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long carabine:
 I am not sure where to post this so I'll try here. Anyone make a knife from a file by grinding? Is it hard and a waste of time or is it sort of easy and a good way to spend a Sat. afternoon? Tim

Made a couple of knives by grinding.  Threw one file into a wood fire for a while to try to soften it a little.  Its a good way to spend more than one Sat afternoon.  One knife I made was a little patch knife and I made during breaks where I worked using very large heavy duty grinders.  It took a while.  The other was a plug bayonet I made to go with a musket I also made.  Threw that one into the fire.  It was still very hard to work with.  They stay sharp once you get them sharp, rust easily and are not even close to flexible.  Some files have more than 100 points of carbon.   To anneal one you have to let them cool in a medium like ashes for some time.  They did not anneal by heating red hot and then letting air cool.  It might wreck them as a file but they did not get soft by any means.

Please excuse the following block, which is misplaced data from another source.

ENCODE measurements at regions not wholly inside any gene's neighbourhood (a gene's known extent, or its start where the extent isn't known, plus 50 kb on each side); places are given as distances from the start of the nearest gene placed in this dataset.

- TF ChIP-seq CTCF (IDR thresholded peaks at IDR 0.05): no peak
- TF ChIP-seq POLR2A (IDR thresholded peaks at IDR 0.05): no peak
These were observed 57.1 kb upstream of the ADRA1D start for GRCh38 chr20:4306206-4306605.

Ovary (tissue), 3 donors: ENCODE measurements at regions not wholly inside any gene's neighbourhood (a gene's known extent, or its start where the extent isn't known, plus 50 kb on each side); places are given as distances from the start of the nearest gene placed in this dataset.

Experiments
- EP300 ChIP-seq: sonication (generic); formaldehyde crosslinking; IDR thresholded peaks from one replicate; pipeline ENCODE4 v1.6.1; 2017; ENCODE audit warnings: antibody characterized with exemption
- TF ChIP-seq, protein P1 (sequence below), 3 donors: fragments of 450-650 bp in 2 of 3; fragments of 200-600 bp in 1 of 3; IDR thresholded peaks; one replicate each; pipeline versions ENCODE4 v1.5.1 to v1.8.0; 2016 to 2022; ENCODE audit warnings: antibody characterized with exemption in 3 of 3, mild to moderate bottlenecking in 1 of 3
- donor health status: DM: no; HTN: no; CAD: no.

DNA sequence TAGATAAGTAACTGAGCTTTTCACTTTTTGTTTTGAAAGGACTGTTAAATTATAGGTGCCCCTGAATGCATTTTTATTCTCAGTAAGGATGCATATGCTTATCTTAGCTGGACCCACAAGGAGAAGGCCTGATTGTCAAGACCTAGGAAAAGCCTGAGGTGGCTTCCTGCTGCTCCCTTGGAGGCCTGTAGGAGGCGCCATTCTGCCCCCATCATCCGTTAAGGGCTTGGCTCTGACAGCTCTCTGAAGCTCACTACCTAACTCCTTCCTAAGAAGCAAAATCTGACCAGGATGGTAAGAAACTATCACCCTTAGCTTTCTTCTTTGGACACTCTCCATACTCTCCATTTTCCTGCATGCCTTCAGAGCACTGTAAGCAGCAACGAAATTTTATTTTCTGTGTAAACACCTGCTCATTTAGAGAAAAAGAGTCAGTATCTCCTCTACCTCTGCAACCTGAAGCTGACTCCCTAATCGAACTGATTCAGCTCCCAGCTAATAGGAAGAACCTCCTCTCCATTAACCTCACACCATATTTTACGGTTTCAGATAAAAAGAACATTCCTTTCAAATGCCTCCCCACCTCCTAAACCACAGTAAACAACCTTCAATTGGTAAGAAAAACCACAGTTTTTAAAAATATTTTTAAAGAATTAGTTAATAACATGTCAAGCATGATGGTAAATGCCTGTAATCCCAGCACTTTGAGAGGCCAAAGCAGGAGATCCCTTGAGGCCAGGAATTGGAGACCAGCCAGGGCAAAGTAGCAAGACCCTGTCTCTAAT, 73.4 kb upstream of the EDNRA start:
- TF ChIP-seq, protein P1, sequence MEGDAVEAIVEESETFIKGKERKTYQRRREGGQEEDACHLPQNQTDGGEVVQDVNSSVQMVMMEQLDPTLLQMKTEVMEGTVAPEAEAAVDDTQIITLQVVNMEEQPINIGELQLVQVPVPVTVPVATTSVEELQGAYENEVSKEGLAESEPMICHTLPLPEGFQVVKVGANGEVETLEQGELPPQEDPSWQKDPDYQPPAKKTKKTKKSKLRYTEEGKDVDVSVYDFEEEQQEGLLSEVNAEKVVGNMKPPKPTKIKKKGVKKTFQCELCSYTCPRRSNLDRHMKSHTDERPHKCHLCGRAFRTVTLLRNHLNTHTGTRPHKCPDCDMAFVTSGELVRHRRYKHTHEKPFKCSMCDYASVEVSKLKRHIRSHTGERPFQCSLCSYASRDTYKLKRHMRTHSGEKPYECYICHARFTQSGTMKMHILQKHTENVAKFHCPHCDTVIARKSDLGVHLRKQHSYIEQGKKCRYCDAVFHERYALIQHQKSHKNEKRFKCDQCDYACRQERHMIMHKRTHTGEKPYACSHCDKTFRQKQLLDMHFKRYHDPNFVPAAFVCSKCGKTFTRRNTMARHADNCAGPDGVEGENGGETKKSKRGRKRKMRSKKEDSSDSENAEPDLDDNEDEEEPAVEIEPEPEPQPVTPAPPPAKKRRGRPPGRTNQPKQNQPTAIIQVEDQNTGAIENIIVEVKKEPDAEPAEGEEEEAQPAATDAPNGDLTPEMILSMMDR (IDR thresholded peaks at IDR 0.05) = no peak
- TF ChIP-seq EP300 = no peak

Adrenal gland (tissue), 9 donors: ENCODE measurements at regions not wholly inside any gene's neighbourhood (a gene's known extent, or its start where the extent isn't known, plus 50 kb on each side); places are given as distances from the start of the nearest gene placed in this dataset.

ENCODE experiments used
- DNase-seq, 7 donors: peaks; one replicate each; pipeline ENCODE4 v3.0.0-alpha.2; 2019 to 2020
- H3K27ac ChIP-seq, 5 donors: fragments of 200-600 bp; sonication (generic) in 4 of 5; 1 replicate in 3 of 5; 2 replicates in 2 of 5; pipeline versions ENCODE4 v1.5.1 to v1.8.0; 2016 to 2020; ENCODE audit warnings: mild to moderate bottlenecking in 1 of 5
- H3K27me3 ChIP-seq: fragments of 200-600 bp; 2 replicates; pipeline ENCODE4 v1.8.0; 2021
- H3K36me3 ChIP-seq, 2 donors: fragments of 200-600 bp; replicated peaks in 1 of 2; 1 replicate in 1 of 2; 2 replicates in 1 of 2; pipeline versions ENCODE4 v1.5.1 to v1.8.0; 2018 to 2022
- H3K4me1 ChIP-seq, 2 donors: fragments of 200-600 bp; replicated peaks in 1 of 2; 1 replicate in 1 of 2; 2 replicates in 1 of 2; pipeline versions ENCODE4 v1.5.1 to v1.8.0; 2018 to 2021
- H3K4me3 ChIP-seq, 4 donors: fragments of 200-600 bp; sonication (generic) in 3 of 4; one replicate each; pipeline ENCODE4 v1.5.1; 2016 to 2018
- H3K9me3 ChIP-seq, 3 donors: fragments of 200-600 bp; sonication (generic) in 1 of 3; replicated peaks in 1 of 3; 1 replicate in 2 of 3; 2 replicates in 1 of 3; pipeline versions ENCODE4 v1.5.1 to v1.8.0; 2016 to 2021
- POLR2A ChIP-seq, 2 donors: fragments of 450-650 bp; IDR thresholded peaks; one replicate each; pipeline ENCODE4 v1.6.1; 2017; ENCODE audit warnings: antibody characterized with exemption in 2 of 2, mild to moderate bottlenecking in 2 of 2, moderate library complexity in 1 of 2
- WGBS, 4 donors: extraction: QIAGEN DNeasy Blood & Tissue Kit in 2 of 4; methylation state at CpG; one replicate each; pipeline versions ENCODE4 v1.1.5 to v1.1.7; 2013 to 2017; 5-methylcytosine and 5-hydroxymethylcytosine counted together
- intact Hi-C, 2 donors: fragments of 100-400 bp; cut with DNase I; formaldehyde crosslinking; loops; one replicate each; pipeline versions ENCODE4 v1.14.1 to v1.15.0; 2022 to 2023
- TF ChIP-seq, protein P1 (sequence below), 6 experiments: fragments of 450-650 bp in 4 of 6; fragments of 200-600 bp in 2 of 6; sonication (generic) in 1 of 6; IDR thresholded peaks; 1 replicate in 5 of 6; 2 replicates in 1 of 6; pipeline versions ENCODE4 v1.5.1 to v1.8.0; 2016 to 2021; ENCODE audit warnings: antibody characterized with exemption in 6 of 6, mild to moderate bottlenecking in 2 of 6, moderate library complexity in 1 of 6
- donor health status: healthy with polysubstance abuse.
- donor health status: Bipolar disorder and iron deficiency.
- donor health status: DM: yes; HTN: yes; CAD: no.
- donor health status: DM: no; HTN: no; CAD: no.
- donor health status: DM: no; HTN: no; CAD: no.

The best way is one of those wide flat belt sanders set horizontal with a coarse then finer belts gives very nice control.,146.html
Next would be a 2" high speed like we had at Shiloh. But this is a little expensive for most folks.
Very dead last would be a emery wheel grinder.
 And a bucket of water with any of the above.

I would forge, file and/or sand then polish.


If you use a belt sander buy an extra sanding belt or two.


Check if your file is carbon steel. If it is , go for it. But , a some cheap files are case harden mild steel and useless as knife blades.

Best regards



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